Step By Step: Running Hyper-V Cluster On #Nano From Windows Server 2016 TP4 Using PowerShell Direct #HyperV

[Updated: December 6th, 2015 – Nano Server 2016 Technical Preview 4 support]

Nano Server is a new installation option in Windows Server 2016 built for the cloud. It has been announced by Microsoft in April 2015 and is going to be shipped with Windows Server 2016 next year.

What makes Nano Server very special?

  • A very small disk footprint compared to traditional Windows Server deployments (500 MB instead of multiple GB).
  • A very limited attack surface.
  • A very limited number of components, which means fewer updates and fewer reboots.
  • Much faster deployment on virtual and bare-metal due to the reduced footprint.

How is this possible?

In short, the OS has been stripped from everything that is not needed in a cloud environment, in particular the UI stack, the x86 subsystem (WOW64), MSI installer support and unnecessary API.

Windows Server and System Center 2016 TP4 is publicly available now, and one of the key scenarios that’s available in Technical Preview 4 is the following:

  • Nano Server (Enhanced in TP4 – Covered in this post).
  • Windows Server Containers (Covered here), and Hyper-V Containers.
  • Storage Spaces Direct (Enhanced in TP4 – Covered in the next post).
  • Switch Embedded Teaming (Covered here).

There are a number of changes and enhancement in TP4 builds. The first one is renaming the Emergency Management Console (EMC) to Nano Server Recovery Console, the second one is the inclusion of Windows PowerShell script module that streamline the process of creating a NanoServer Virtual Machine, and last but not least is the inclusion of additional packages (Nano Containers, DSC, IIS Server, DNS Server, MPIO, DCB, SCOM and SCVMM agent).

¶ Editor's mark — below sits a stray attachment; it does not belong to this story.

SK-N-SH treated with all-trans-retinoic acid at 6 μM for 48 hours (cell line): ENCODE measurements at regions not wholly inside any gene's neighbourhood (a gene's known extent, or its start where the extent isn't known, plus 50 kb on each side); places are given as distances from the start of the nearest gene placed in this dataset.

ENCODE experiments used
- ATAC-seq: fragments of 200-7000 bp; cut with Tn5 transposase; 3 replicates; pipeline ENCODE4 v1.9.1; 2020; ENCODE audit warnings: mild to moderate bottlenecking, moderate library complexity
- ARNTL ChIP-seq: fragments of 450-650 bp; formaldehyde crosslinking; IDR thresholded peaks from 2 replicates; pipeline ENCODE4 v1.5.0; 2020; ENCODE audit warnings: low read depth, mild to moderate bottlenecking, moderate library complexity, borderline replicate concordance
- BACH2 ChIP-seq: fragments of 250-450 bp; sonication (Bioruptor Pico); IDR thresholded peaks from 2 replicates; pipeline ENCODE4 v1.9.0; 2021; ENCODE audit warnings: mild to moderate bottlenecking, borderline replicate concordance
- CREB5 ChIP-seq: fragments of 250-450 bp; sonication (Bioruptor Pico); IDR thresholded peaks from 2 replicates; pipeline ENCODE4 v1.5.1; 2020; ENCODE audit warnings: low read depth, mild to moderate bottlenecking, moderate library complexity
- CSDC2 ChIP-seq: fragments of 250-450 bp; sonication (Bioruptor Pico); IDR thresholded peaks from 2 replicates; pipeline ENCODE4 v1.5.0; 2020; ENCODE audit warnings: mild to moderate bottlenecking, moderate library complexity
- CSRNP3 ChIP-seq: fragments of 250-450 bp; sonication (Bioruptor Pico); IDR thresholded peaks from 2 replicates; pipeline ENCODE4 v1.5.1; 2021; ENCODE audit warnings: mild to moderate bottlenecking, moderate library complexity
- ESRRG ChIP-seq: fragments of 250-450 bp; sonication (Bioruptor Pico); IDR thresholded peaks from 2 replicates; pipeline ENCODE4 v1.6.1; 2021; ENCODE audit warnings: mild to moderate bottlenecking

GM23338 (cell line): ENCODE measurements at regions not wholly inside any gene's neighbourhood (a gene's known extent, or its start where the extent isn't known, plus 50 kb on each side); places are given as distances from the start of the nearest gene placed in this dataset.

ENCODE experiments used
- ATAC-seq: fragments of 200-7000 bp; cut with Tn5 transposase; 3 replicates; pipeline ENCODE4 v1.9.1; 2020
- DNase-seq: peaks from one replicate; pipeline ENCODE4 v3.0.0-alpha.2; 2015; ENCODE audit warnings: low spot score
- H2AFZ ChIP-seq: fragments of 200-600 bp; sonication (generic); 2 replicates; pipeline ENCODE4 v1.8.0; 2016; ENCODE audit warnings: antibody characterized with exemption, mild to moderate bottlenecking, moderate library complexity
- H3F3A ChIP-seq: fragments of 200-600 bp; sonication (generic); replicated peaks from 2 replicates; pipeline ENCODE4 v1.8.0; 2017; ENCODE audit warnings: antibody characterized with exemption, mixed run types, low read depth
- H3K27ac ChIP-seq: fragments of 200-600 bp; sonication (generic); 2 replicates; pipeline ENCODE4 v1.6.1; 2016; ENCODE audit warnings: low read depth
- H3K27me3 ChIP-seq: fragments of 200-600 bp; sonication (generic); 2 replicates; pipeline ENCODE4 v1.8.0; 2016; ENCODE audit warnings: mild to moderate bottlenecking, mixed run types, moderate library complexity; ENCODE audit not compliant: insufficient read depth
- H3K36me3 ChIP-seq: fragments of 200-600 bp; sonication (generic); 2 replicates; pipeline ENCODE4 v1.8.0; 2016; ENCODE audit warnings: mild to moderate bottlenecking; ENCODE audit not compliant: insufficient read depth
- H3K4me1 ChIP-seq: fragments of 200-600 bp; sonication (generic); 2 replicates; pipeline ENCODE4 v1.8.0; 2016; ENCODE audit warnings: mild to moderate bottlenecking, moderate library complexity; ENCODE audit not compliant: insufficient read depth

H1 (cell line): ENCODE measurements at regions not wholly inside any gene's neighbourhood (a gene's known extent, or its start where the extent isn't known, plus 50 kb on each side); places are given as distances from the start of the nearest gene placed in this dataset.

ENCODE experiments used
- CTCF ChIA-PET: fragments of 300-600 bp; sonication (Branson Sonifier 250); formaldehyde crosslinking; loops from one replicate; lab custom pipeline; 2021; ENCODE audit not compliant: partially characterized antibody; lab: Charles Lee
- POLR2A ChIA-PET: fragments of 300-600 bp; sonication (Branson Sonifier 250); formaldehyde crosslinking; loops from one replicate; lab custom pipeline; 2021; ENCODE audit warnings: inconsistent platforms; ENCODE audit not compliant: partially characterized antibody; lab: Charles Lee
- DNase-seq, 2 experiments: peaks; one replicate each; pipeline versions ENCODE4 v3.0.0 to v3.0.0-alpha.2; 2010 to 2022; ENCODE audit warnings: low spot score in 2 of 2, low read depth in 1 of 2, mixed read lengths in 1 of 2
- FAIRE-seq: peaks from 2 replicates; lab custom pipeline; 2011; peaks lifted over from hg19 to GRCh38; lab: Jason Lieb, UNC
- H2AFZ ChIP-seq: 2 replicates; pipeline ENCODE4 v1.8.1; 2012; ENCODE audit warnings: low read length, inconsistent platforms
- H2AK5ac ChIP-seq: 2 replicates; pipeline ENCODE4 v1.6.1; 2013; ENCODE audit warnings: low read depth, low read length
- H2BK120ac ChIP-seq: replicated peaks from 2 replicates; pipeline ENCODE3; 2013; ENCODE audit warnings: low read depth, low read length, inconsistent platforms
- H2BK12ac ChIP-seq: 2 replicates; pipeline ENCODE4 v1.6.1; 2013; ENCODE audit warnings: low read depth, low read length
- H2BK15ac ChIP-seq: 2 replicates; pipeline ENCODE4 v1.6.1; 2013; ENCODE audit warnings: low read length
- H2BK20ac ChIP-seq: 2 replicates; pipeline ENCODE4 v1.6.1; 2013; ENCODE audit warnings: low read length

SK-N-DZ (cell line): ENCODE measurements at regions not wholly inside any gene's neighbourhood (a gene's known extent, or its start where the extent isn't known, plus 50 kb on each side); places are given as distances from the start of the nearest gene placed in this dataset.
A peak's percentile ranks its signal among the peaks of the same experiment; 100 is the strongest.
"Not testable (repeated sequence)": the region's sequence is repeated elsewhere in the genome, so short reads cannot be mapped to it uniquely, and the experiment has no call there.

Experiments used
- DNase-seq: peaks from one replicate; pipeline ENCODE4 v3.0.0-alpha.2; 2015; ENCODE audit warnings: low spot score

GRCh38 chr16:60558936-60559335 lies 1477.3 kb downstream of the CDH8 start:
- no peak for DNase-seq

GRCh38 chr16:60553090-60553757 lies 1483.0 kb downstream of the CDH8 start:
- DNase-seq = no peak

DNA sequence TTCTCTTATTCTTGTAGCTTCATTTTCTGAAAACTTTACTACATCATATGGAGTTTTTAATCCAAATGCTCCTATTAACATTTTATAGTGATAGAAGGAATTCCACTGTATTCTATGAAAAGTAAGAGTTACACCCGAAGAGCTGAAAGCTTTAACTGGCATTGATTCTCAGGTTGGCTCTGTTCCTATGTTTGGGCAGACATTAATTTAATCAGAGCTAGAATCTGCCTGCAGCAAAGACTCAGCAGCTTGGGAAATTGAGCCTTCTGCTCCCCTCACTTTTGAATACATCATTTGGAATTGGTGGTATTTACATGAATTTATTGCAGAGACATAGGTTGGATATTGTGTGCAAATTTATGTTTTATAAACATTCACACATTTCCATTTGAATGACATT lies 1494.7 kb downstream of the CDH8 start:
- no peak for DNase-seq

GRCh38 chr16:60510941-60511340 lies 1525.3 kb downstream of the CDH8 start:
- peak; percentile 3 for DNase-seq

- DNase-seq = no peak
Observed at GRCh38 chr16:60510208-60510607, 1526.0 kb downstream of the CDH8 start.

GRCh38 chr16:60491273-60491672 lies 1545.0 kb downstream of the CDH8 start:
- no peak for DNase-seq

What is the Nano Server Recovery Console?

The purpose of the Recovery Console, is to provide direct local access to a Nano Server OS in order to re-establish remote network connectivity. Please note that it does not provide you command line access neither PowerShell access locally, however it does provide you the ability to fix whatever might be causing the remote management tool (Remote PowerShell) to no longer work.

NANO-HV-Cluster-TP3-20

In Windows Server 2016 TP4, the Nano server team have added the following capabilities that you can manage through the Nano Server Recovery Console:

  • Show computer name
  • Show domain/workgroup
  • Logon / Logoff
  • Shutdown / Restart
  • Enable / Disable NIC
  • Show IPv4 / IPv6 address
  • Show Gateway
  • Show Primary / Secondary DNS
  • Show MAC Address
  • Show network driver name
  • Show network driver version
  • Show network driver date
  • Show network driver provider
  • Set Firewall
  • Set Networking

NANO-HV-Cluster-TP4-03

You can select Networking option, and on the network settings page, this where you can list all your network cards, then you can select which NIC you want to see.

By pressing F4, you can Toggle the State (Disable / Enable) for a particular NIC.

By pressing F10, you can see the routing table, and by pressing F10 again, you can Add a static route.

By pressing F11, you can Toggle the DHCP State, and by pressing ENTER, you can set/update the NIC IPv4 address for a particular NIC.